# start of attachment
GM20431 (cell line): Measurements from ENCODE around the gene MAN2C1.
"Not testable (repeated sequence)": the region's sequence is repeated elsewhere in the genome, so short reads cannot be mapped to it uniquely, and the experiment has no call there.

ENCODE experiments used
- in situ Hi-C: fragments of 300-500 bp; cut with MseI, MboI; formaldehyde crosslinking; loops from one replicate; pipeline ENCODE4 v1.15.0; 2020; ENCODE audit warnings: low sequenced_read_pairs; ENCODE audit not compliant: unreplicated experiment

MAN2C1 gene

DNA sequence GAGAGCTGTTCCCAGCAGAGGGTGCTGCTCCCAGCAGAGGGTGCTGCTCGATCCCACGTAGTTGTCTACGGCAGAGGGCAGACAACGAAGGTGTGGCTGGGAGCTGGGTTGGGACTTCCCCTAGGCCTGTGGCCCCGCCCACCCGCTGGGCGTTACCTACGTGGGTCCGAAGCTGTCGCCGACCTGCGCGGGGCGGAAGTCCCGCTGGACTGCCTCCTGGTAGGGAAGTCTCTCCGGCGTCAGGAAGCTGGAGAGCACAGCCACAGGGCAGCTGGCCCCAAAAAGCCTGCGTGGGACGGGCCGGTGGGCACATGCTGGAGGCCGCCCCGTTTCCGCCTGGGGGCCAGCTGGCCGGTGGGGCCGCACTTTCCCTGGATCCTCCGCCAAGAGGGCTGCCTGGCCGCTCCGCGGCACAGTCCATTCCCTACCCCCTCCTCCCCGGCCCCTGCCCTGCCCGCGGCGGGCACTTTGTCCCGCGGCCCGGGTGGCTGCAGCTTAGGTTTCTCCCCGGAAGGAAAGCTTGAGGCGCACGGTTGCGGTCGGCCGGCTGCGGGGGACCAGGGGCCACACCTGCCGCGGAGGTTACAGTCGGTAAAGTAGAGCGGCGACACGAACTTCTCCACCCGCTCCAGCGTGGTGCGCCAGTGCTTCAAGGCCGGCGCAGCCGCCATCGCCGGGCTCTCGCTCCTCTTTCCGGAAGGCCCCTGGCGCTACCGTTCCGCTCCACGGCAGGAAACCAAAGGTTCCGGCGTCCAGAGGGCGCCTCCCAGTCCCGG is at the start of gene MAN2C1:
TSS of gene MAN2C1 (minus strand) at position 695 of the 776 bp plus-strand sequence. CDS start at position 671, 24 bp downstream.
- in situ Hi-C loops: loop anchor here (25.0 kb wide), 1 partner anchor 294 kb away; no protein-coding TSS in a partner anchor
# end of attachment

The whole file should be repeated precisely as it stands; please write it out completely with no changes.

GM20431 (cell line): Measurements from ENCODE around the gene MAN2C1.
"Not testable (repeated sequence)": the region's sequence is repeated elsewhere in the genome, so short reads cannot be mapped to it uniquely, and the experiment has no call there.

ENCODE experiments used
- in situ Hi-C: fragments of 300-500 bp; cut with MseI, MboI; formaldehyde crosslinking; loops from one replicate; pipeline ENCODE4 v1.15.0; 2020; ENCODE audit warnings: low sequenced_read_pairs; ENCODE audit not compliant: unreplicated experiment

MAN2C1 gene

DNA sequence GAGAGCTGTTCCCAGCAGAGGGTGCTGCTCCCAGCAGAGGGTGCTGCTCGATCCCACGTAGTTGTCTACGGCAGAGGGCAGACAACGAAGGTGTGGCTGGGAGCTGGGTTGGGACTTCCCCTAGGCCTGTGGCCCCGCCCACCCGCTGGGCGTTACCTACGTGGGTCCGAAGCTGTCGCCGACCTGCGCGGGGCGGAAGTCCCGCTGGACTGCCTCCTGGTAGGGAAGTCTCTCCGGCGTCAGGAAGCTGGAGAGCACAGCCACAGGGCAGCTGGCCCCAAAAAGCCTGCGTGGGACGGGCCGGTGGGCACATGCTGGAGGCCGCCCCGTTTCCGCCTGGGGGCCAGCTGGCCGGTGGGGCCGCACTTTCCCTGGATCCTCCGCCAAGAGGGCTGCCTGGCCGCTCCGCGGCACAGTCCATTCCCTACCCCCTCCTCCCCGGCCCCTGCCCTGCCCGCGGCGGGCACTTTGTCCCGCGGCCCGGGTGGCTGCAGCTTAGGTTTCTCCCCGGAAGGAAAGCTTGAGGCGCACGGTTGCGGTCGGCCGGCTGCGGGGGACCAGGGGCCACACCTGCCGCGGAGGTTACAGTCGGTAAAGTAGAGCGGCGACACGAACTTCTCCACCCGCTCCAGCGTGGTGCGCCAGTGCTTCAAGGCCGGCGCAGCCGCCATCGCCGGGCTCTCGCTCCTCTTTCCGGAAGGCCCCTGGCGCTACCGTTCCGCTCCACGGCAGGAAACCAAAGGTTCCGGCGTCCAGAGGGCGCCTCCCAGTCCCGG is at the start of gene MAN2C1:
TSS of gene MAN2C1 (minus strand) at position 695 of the 776 bp plus-strand sequence. CDS start at position 671, 24 bp downstream.
- in situ Hi-C loops: loop anchor here (25.0 kb wide), 1 partner anchor 294 kb away; no protein-coding TSS in a partner anchor